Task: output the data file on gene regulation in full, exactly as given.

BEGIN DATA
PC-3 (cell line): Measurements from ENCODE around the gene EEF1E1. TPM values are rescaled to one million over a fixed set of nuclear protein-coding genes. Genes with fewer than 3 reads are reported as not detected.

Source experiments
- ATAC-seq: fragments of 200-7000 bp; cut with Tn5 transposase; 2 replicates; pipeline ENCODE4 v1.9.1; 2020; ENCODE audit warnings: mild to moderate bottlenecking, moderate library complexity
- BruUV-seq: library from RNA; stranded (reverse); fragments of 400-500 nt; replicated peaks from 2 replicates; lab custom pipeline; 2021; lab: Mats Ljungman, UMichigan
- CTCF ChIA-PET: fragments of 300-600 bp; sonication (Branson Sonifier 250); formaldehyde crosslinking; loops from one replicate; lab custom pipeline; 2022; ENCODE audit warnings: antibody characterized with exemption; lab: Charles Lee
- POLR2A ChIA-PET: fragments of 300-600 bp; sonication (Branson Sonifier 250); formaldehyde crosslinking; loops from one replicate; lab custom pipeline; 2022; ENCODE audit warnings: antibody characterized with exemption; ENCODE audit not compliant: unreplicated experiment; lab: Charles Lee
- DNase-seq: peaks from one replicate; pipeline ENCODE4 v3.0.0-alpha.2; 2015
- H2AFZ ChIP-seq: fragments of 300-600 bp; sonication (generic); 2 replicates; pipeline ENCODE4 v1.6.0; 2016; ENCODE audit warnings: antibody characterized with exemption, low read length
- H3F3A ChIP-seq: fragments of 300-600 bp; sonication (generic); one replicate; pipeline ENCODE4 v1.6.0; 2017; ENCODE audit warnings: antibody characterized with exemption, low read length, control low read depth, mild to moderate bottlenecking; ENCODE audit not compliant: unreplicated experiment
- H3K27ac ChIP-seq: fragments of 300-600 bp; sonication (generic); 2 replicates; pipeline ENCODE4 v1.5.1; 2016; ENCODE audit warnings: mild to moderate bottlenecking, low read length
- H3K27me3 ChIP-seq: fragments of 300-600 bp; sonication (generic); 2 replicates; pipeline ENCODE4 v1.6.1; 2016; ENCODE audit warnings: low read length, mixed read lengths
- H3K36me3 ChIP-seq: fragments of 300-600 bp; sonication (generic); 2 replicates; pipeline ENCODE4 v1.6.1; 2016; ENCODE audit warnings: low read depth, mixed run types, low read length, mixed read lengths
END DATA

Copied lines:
PC-3 (cell line): Measurements from ENCODE around the gene EEF1E1. TPM values are rescaled to one million over a fixed set of nuclear protein-coding genes. Genes with fewer than 3 reads are reported as not detected.

Source experiments
- ATAC-seq: fragments of 200-7000 bp; cut with Tn5 transposase; 2 replicates; pipeline ENCODE4 v1.9.1; 2020; ENCODE audit warnings: mild to moderate bottlenecking, moderate library complexity
- BruUV-seq: library from RNA; stranded (reverse); fragments of 400-500 nt; replicated peaks from 2 replicates; lab custom pipeline; 2021; lab: Mats Ljungman, UMichigan
- CTCF ChIA-PET: fragments of 300-600 bp; sonication (Branson Sonifier 250); formaldehyde crosslinking; loops from one replicate; lab custom pipeline; 2022; ENCODE audit warnings: antibody characterized with exemption; lab: Charles Lee
- POLR2A ChIA-PET: fragments of 300-600 bp; sonication (Branson Sonifier 250); formaldehyde crosslinking; loops from one replicate; lab custom pipeline; 2022; ENCODE audit warnings: antibody characterized with exemption; ENCODE audit not compliant: unreplicated experiment; lab: Charles Lee
- DNase-seq: peaks from one replicate; pipeline ENCODE4 v3.0.0-alpha.2; 2015
- H2AFZ ChIP-seq: fragments of 300-600 bp; sonication (generic); 2 replicates; pipeline ENCODE4 v1.6.0; 2016; ENCODE audit warnings: antibody characterized with exemption, low read length
- H3F3A ChIP-seq: fragments of 300-600 bp; sonication (generic); one replicate; pipeline ENCODE4 v1.6.0; 2017; ENCODE audit warnings: antibody characterized with exemption, low read length, control low read depth, mild to moderate bottlenecking; ENCODE audit not compliant: unreplicated experiment
- H3K27ac ChIP-seq: fragments of 300-600 bp; sonication (generic); 2 replicates; pipeline ENCODE4 v1.5.1; 2016; ENCODE audit warnings: mild to moderate bottlenecking, low read length
- H3K27me3 ChIP-seq: fragments of 300-600 bp; sonication (generic); 2 replicates; pipeline ENCODE4 v1.6.1; 2016; ENCODE audit warnings: low read length, mixed read lengths
- H3K36me3 ChIP-seq: fragments of 300-600 bp; sonication (generic); 2 replicates; pipeline ENCODE4 v1.6.1; 2016; ENCODE audit warnings: low read depth, mixed run types, low read length, mixed read lengths